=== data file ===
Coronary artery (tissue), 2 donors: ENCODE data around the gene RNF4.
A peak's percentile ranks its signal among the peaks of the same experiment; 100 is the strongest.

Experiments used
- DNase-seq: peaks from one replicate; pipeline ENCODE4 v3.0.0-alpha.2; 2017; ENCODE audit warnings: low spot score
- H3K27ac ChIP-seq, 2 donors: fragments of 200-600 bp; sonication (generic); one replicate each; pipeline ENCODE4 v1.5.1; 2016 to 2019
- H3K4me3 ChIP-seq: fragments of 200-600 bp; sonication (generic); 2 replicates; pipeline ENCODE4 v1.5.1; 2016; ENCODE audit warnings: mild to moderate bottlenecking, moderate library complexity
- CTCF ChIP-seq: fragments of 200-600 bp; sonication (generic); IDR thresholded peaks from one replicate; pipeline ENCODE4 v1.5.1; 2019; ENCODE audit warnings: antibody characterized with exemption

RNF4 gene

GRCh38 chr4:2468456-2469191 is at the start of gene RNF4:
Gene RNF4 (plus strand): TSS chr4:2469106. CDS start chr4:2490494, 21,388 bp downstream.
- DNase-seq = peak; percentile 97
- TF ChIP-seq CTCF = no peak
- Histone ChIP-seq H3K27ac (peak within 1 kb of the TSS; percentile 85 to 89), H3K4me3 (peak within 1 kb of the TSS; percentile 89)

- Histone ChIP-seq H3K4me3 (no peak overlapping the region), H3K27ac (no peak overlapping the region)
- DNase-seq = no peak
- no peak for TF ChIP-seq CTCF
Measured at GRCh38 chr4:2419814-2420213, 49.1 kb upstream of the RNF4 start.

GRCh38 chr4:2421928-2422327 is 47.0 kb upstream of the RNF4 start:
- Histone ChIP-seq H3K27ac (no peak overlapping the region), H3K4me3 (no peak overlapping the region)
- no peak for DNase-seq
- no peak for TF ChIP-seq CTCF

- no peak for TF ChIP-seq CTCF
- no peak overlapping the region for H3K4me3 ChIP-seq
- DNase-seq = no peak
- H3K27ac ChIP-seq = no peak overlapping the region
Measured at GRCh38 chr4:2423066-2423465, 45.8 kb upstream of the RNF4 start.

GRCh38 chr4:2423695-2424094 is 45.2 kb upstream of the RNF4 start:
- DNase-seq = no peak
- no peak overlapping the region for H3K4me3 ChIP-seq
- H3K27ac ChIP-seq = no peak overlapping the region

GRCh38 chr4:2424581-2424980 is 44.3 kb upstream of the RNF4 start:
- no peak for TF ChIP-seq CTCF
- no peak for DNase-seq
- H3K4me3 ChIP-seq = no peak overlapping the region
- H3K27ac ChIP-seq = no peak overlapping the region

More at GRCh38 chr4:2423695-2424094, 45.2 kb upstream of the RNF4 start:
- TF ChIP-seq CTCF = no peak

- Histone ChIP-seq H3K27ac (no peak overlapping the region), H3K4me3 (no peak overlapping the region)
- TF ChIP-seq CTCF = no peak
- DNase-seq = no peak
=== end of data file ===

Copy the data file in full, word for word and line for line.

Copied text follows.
Coronary artery (tissue), 2 donors: ENCODE data around the gene RNF4.
A peak's percentile ranks its signal among the peaks of the same experiment; 100 is the strongest.

Experiments used
- DNase-seq: peaks from one replicate; pipeline ENCODE4 v3.0.0-alpha.2; 2017; ENCODE audit warnings: low spot score
- H3K27ac ChIP-seq, 2 donors: fragments of 200-600 bp; sonication (generic); one replicate each; pipeline ENCODE4 v1.5.1; 2016 to 2019
- H3K4me3 ChIP-seq: fragments of 200-600 bp; sonication (generic); 2 replicates; pipeline ENCODE4 v1.5.1; 2016; ENCODE audit warnings: mild to moderate bottlenecking, moderate library complexity
- CTCF ChIP-seq: fragments of 200-600 bp; sonication (generic); IDR thresholded peaks from one replicate; pipeline ENCODE4 v1.5.1; 2019; ENCODE audit warnings: antibody characterized with exemption

RNF4 gene

GRCh38 chr4:2468456-2469191 is at the start of gene RNF4:
Gene RNF4 (plus strand): TSS chr4:2469106. CDS start chr4:2490494, 21,388 bp downstream.
- DNase-seq = peak; percentile 97
- TF ChIP-seq CTCF = no peak
- Histone ChIP-seq H3K27ac (peak within 1 kb of the TSS; percentile 85 to 89), H3K4me3 (peak within 1 kb of the TSS; percentile 89)

- Histone ChIP-seq H3K4me3 (no peak overlapping the region), H3K27ac (no peak overlapping the region)
- DNase-seq = no peak
- no peak for TF ChIP-seq CTCF
Measured at GRCh38 chr4:2419814-2420213, 49.1 kb upstream of the RNF4 start.

GRCh38 chr4:2421928-2422327 is 47.0 kb upstream of the RNF4 start:
- Histone ChIP-seq H3K27ac (no peak overlapping the region), H3K4me3 (no peak overlapping the region)
- no peak for DNase-seq
- no peak for TF ChIP-seq CTCF

- no peak for TF ChIP-seq CTCF
- no peak overlapping the region for H3K4me3 ChIP-seq
- DNase-seq = no peak
- H3K27ac ChIP-seq = no peak overlapping the region
Measured at GRCh38 chr4:2423066-2423465, 45.8 kb upstream of the RNF4 start.

GRCh38 chr4:2423695-2424094 is 45.2 kb upstream of the RNF4 start:
- DNase-seq = no peak
- no peak overlapping the region for H3K4me3 ChIP-seq
- H3K27ac ChIP-seq = no peak overlapping the region

GRCh38 chr4:2424581-2424980 is 44.3 kb upstream of the RNF4 start:
- no peak for TF ChIP-seq CTCF
- no peak for DNase-seq
- H3K4me3 ChIP-seq = no peak overlapping the region
- H3K27ac ChIP-seq = no peak overlapping the region

More at GRCh38 chr4:2423695-2424094, 45.2 kb upstream of the RNF4 start:
- TF ChIP-seq CTCF = no peak

- Histone ChIP-seq H3K27ac (no peak overlapping the region), H3K4me3 (no peak overlapping the region)
- TF ChIP-seq CTCF = no peak
- DNase-seq = no peak